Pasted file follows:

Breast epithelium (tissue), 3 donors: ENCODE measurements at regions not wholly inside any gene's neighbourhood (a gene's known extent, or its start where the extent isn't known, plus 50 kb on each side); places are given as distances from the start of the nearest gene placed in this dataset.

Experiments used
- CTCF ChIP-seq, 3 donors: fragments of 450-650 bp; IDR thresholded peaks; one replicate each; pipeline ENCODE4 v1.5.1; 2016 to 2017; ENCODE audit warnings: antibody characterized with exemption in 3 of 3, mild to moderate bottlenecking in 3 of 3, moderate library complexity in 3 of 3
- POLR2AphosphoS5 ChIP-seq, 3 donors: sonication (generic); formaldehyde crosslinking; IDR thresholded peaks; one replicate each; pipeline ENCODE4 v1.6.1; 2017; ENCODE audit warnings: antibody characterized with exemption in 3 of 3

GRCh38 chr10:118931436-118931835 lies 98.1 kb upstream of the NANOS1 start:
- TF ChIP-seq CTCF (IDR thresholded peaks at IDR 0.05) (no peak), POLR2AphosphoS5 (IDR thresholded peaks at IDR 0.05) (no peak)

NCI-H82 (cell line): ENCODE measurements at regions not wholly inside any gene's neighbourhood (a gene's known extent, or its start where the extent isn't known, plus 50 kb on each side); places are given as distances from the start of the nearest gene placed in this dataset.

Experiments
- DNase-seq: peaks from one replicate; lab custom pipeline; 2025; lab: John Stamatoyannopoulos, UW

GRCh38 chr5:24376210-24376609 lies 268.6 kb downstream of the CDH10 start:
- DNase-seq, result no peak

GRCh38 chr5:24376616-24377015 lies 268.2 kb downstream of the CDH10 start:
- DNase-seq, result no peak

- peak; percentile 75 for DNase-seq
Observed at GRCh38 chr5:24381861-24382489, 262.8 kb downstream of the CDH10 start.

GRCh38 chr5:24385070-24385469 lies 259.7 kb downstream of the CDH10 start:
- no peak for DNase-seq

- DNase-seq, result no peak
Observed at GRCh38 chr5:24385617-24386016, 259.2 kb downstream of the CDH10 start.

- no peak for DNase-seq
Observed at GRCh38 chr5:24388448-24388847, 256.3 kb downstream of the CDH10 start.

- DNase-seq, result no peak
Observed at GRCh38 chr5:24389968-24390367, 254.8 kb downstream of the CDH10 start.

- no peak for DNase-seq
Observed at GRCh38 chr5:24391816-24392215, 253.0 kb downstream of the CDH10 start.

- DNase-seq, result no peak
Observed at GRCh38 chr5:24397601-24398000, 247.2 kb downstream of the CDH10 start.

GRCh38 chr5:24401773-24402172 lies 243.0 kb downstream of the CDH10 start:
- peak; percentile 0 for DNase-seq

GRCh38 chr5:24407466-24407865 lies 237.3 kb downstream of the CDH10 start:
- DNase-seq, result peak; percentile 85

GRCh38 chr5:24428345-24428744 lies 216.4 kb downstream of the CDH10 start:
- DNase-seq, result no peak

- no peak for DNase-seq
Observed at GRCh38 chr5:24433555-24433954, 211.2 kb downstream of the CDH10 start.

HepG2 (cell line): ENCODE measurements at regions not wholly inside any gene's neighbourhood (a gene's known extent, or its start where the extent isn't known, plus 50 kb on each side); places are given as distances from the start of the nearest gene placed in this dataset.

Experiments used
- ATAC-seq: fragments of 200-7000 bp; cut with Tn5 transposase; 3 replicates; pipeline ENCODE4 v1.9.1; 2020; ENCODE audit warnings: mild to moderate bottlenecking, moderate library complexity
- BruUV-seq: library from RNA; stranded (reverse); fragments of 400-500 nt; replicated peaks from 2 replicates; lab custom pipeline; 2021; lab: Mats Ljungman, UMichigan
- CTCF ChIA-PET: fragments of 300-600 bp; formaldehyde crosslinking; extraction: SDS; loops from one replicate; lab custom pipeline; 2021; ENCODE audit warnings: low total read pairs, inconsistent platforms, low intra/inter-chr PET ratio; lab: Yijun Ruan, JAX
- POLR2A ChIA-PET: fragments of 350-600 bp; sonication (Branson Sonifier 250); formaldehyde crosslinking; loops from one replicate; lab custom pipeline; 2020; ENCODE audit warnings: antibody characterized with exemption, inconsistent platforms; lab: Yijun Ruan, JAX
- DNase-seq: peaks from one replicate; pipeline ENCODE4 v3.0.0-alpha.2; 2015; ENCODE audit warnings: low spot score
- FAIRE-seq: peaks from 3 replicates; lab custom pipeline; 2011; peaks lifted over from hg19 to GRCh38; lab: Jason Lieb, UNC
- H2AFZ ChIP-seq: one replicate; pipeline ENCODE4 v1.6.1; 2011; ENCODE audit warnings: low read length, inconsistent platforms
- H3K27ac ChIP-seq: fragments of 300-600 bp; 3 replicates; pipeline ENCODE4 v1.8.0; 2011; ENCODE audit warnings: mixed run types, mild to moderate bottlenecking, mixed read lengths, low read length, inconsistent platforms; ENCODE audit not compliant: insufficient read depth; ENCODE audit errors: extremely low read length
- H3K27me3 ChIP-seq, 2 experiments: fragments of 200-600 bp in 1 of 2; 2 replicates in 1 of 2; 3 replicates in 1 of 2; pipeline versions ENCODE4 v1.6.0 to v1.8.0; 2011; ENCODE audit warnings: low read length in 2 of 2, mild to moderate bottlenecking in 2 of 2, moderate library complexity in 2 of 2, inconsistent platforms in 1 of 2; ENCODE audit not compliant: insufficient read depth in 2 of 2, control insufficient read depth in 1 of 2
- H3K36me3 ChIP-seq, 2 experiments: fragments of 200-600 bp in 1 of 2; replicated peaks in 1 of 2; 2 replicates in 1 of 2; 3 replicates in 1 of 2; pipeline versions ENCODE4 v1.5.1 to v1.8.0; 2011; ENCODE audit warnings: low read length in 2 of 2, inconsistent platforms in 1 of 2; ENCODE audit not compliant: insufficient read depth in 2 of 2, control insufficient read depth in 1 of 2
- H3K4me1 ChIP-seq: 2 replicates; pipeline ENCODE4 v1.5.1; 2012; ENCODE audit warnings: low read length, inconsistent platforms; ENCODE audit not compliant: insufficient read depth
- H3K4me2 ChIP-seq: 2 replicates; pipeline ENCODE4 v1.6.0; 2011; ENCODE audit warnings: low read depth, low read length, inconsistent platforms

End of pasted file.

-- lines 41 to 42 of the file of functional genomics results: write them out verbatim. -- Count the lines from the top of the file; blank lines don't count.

- POLR2A ChIA-PET: fragments of 350-600 bp; sonication (Branson Sonifier 250); formaldehyde crosslinking; loops from one replicate; lab custom pipeline; 2020; ENCODE audit warnings: antibody characterized with exemption, inconsistent platforms; lab: Yijun Ruan, JAX
- DNase-seq: peaks from one replicate; pipeline ENCODE4 v3.0.0-alpha.2; 2015; ENCODE audit warnings: low spot score